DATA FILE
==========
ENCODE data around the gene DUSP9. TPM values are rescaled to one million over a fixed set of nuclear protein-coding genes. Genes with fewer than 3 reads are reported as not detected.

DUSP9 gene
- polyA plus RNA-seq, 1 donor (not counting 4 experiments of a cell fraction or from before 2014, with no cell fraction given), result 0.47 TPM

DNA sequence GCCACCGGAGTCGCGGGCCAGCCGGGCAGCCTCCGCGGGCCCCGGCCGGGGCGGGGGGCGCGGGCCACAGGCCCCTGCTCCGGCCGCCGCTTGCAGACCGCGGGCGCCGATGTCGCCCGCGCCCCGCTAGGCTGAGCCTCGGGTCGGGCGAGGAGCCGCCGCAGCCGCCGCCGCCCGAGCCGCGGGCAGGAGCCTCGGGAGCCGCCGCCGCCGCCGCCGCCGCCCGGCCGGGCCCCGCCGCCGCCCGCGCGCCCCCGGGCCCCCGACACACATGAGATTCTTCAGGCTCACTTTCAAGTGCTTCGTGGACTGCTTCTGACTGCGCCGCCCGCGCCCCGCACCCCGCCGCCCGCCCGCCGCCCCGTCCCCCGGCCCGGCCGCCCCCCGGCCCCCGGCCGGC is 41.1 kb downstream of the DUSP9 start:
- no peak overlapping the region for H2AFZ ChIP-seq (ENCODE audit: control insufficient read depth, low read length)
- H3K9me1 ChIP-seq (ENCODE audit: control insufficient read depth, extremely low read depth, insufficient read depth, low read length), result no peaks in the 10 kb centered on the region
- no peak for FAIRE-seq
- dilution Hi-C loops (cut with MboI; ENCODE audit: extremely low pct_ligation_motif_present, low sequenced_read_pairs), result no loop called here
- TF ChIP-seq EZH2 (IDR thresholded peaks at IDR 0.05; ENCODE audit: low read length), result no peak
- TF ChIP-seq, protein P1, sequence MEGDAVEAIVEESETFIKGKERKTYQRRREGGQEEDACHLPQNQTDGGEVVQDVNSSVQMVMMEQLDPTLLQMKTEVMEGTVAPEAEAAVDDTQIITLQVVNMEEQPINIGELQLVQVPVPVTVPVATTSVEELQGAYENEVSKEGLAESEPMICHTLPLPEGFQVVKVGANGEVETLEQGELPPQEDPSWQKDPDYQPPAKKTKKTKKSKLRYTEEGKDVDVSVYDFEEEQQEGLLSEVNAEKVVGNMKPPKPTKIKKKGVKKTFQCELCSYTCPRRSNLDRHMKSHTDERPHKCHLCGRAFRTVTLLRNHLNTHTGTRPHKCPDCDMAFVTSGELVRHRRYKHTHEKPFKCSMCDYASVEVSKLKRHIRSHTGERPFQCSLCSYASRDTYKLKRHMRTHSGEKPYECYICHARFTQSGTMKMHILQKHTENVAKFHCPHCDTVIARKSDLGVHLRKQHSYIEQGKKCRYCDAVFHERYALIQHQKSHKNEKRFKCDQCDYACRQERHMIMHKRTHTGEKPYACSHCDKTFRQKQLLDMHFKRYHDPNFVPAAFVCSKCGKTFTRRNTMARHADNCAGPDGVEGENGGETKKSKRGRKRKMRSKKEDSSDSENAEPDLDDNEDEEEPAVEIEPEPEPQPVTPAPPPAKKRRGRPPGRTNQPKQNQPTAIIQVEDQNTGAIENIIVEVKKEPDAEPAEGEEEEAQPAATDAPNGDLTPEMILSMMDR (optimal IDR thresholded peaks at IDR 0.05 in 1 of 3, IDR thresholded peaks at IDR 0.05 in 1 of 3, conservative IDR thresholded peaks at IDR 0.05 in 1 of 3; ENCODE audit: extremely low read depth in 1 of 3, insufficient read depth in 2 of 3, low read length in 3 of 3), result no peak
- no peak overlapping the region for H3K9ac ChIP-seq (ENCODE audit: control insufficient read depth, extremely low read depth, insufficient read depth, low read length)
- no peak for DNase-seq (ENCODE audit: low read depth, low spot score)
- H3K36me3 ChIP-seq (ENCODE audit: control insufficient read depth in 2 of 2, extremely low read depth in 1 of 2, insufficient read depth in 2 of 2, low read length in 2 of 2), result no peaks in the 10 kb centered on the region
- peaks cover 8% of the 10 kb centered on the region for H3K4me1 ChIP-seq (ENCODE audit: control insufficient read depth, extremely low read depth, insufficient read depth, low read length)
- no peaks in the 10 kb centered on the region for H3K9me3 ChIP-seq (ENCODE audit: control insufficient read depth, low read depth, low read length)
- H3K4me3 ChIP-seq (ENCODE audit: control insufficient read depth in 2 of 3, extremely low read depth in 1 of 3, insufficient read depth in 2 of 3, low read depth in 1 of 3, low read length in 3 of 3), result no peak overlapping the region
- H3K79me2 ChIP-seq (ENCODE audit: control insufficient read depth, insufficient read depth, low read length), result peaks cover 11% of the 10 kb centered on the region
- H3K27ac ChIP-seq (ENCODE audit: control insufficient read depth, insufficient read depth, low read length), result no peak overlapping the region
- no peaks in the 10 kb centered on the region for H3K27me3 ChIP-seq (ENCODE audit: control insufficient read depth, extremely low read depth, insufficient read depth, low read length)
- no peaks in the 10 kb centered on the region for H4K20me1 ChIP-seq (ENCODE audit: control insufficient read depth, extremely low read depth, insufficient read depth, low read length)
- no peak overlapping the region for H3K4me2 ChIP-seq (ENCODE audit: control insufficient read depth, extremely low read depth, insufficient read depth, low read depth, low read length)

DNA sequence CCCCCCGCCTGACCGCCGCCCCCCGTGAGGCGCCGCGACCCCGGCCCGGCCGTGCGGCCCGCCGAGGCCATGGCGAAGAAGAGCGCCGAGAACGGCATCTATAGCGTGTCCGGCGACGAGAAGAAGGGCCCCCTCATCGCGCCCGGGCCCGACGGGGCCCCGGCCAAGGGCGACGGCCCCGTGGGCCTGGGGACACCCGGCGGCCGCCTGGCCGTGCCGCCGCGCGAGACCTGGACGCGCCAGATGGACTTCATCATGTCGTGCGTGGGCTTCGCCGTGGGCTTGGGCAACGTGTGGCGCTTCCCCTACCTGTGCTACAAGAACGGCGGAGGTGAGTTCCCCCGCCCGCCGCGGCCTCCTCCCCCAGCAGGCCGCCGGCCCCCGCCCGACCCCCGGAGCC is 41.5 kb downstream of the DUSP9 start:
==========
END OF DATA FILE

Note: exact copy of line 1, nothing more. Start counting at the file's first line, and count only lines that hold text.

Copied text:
ENCODE data around the gene DUSP9. TPM values are rescaled to one million over a fixed set of nuclear protein-coding genes. Genes with fewer than 3 reads are reported as not detected.